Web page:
28 August 2021

My recent publication --- "60 Chinese Poems in English Verse" 《英韻唐詩六十首》

Brief Description 

This book by Andrew W.F. Wong (the last President of Hong Kong's Legislative Council before sovereignty reverted in 1997 to China) is a collection of 60 Tang dynasty (618–907) Chinese quatrains (4-line poems) he has rendered into English in verse form.  These are all new translations, never published before in book form.

The English verse form he has chosen is that of  “accentual verse” (much like that of hymns, ballads, and nursery rhymes) which counts only the stressed syllables both for the rhythm and for the length of the poetic lines.  This has made his renditions melodious to the English ear --- English being an accentual language.  And so, accentual, must verse in English be.

Melody and rhythmicity are further enhanced by his end-rhyming lines 1, 2, and 4 or just lines 2 and 4, as the case may be in the original, and by the provision of a caesura or pause in or near the middle of the line.

Just listen to his reading of any of these poems, particularly ones of 6-beat or 7-beat lines, to experience the music of this poetry. Please use the QR Code on the top right-hand corner of the poem to gain access to his reading. 


20 August 2021

權德輿 Quan Deyu: 玉臺體 十二首 其十一 A Poem in the Jade Terrace Style, XI of Twelve

Today, I am posting my rendition of the last of the thirty-seven 5-character quatrains 五言絕句 in the most popular anthology "300 Tang Dynasty Poems" 唐詩三百首.  This poem is by Quan Deyu 權德輿, a Mid-Tang poet, and is the only poem by him collected in the anthology.  Hope you like it,  Here we go:-

Quan Deyu (759-818): A Poem in the Jade Terrace Style, XI of Twelve


1         Last night, in sleep, my nightwear’s girdle came loose,  

2         Now dawn, come ladybirds --- be omens of bliss, I pray.

3         My rouge, my powders: my make-up I shan’t neglect,

4         ‘Cos my man is returning and may well be home today.


Translated by Andrew W.F. Wong (Huang Hongfa)    譯者: 黃宏發

6 July 2021 (revised 7.7.21; 8.7.21; 9.7.21; 13.8.21; 16.8.21; 18.8.21; 19.8.21)

Translated from the original - 權德輿: 玉臺體 十二首 其十一


1            昨夜裙帶解

2            今朝蟢子飛

3            鉛華不可棄

4            莫是藁砧




*Form, Metre, and Rhyme:  The original is a 5-character Chinese quatrain (or jueju絕句) with a caesura after the second character.  The 4 lines are rhymed xAxA.  This English rendition is a quatrain in 5-beat lines with a caesura after the second beat and rhymed as in the original.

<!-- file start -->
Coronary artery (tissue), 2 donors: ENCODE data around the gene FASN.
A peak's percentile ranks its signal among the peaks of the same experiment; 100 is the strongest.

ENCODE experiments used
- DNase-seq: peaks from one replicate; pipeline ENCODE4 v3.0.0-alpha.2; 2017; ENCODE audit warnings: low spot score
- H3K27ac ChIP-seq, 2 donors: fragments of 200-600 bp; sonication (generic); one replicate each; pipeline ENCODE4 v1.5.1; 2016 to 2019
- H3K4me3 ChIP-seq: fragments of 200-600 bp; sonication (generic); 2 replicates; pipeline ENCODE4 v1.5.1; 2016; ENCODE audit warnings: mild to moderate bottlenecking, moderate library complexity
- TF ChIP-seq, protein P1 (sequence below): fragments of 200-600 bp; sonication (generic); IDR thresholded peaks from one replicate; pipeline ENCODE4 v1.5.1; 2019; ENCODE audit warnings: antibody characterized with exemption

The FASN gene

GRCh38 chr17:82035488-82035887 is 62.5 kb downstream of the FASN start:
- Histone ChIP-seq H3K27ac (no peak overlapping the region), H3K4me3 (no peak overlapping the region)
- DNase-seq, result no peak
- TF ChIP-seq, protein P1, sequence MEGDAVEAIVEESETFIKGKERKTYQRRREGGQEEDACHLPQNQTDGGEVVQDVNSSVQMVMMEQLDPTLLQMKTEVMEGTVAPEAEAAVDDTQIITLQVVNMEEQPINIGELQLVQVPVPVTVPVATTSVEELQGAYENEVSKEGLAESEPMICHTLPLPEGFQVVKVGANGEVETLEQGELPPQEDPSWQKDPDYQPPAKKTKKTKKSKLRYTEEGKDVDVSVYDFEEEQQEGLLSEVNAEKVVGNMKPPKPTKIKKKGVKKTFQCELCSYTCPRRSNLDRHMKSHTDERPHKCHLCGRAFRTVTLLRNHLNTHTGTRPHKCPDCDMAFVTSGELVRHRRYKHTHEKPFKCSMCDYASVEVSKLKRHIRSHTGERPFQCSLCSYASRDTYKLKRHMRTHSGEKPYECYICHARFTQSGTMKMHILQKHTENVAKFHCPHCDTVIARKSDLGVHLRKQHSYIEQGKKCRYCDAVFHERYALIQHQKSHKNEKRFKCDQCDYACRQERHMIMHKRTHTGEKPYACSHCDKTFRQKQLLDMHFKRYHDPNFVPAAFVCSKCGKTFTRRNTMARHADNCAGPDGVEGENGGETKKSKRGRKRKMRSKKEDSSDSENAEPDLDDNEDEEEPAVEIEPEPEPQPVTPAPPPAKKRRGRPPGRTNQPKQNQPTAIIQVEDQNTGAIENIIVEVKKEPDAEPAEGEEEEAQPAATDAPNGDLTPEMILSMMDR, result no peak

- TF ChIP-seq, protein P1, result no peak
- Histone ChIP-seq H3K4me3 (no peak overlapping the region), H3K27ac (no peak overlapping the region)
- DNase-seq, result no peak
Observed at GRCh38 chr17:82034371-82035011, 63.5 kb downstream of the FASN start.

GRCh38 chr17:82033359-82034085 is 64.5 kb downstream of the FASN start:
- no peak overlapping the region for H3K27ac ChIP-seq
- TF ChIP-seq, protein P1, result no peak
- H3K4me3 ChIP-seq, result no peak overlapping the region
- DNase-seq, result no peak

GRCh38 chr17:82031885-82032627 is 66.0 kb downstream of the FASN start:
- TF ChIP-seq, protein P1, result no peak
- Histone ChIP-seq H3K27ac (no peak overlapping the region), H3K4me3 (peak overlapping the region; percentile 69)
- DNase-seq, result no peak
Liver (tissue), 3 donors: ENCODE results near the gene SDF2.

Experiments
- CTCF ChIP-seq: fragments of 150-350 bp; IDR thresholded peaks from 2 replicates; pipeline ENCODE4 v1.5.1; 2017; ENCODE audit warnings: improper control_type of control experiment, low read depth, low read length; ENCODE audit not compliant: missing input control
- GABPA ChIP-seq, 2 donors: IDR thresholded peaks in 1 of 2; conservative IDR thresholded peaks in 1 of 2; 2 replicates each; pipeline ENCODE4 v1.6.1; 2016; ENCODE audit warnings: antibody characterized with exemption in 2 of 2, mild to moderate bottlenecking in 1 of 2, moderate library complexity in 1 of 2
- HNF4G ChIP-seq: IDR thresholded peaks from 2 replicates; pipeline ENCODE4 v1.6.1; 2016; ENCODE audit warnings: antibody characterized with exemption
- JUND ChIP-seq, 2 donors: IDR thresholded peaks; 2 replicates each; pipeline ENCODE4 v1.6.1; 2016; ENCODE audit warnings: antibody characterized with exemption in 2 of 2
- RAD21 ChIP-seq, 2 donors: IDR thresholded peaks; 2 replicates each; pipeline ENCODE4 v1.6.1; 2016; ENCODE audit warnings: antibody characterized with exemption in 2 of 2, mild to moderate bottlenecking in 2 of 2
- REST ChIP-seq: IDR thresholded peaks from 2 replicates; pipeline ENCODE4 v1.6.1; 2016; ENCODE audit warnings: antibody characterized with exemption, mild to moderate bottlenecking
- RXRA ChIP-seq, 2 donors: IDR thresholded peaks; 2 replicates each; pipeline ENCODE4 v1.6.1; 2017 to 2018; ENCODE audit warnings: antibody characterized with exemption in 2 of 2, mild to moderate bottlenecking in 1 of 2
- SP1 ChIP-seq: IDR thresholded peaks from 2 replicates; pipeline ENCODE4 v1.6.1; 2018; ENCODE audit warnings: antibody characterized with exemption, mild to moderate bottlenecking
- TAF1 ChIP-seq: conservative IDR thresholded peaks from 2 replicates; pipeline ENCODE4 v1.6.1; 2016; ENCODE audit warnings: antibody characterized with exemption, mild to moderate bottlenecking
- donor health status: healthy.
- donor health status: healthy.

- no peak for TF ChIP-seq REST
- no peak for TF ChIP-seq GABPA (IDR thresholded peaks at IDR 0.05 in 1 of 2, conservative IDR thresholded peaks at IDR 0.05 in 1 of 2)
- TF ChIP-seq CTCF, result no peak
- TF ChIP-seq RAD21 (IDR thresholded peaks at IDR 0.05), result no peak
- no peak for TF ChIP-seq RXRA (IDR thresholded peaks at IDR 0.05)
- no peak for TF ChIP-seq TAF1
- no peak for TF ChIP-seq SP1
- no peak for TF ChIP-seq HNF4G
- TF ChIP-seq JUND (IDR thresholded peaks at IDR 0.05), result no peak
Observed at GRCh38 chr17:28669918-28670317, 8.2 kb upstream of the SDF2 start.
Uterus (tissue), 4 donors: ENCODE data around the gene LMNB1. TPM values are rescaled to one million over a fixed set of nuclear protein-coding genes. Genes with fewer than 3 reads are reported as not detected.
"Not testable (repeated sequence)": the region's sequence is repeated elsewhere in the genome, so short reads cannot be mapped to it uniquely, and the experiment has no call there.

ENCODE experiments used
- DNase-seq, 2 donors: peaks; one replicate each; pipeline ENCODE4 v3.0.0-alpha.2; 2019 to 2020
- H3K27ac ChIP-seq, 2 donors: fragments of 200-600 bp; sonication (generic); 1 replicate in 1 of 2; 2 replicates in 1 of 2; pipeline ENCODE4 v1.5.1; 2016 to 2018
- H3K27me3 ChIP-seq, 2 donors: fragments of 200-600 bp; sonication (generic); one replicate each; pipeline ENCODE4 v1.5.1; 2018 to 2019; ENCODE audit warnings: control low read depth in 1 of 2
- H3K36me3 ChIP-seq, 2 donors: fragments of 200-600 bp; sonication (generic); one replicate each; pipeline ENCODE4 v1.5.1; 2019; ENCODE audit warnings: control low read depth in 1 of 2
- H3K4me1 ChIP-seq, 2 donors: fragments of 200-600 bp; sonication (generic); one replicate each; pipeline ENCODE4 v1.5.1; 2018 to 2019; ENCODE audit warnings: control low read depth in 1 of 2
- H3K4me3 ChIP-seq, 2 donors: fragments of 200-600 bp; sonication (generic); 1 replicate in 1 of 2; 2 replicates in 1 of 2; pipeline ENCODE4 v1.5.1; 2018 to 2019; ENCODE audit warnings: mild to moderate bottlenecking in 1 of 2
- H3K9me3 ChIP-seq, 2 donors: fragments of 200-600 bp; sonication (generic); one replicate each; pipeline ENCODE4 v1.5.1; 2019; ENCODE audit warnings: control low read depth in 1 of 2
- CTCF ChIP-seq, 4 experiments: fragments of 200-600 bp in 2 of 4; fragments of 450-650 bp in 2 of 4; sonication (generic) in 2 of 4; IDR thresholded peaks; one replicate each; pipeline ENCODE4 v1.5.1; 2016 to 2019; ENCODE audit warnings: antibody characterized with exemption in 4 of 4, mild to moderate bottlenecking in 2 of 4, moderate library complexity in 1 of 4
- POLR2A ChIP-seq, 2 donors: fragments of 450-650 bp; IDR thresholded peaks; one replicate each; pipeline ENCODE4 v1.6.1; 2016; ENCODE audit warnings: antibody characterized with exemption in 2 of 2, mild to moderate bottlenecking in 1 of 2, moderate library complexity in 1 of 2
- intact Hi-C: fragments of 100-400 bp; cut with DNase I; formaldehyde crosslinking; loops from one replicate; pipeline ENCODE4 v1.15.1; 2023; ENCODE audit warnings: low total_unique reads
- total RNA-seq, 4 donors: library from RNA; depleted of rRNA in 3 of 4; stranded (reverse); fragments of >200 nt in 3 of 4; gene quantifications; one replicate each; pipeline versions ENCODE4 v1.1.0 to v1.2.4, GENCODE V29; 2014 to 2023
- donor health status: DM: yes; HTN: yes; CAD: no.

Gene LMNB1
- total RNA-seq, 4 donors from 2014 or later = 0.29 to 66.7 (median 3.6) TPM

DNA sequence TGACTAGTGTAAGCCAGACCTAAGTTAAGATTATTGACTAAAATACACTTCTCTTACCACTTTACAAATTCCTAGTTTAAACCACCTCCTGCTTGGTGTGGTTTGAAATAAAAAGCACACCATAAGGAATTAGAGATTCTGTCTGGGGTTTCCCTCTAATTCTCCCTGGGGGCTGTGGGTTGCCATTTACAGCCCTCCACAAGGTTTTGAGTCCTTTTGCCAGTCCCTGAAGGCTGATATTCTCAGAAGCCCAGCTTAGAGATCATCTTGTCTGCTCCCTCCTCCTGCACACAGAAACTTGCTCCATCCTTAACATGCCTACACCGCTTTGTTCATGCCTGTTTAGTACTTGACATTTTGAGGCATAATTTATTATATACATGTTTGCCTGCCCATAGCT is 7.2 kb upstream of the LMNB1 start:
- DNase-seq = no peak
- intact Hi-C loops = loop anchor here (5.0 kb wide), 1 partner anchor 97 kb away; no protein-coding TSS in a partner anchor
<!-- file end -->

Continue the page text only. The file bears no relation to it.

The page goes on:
*Lines 1 and 2:  These 2 lines in the original simply depicts two omens of bliss.  At the end of line 2 of this English rendition, I have added “be omens of bliss” (not in the original) to make them readily understood as such.  To end the line, I have further added “I pray” which heightens the persona’s expectation.  In line 1, I have translated (skirt) as “nightwear” which is more appropriate for the occasion.  In the same line, I have added “in sleep” (not in the original) to make clear the persona did not consciously loosen her girdle as, if she did, it no longer qualifies as an omen.  In my translation of line 2, I have abandoned the imagery of 蟢子 (a long-legged spider) as, although sounds the same as (happiness), a literal translation of it as “spider” may give rise to unpleasant connotations.  I have, therefore, changed the imagery to “ladybirds” (= ladybugs) which is an omen of good luck in English.  The last word (fly) is rendered as “come”.  This is based on my interpretation of this second omen as the good luck insects “fly to come” to the persona” in which interpretation, the implicit “coming” is much more meaningful than the aimless “flying”.  Further, I suggest reading the word “come” unstressed to keep the line within 5 beats.

 *Line 3:  鉛華 (face powder made of white lead) is rendered as “My rouge, my powders: my make-up”, with “rouge” and “make-up” added.  Here, is not taken to literally mean “throw away” or “discard”, but understood as “put aside” or “not put to use”.  Hence, 不可棄 means “must not be put aside” or “must be put to use” and is rendered as “I shan’t neglect”.

 *Line 4:  藁砧 is an allusion to an ancient quatrain in the anthology 玉臺新詠 “New Songs from the Jade Terrace” compiled by 徐陵 Xu Ling (507-583).  The quatrain is a riddle in which  藁砧 in line 1 stands for “husband”, and I have rendered it here as “my man”.  In the context of lines 3 and 4, I have interpreted the phrase莫是 (not; is) as identical, in both meaning and phrasing, to 要不是 (if not for or but for) in Modern Chinese.  It can, therefore, be best understood as 因為 (because), either with “Because” or “For” or “’Cos” to begin the line, or even without the word.  Briefly, these 2 lines convey this message: I must not neglect my make-up all because my man is coming home soon.  Line 4 is, therefore, rendered as “’Cos my man is returning and may well be home today”, with “and may well be home today” (not in the original) added to make it a 5-beat line and to complete the “I pray (line 2) – today (line 4)” rhyme.  I had originally considered the more literal alternative of “No, my man is returning and may well be home today”, with the word “No” to translate “” and to echo “I shan’t” in line 3, and with the word “is” to translate “”, but have rejected it as the word “No”, even if read unstressed, distracts and detracts.      


Classical Chinese Poems in English


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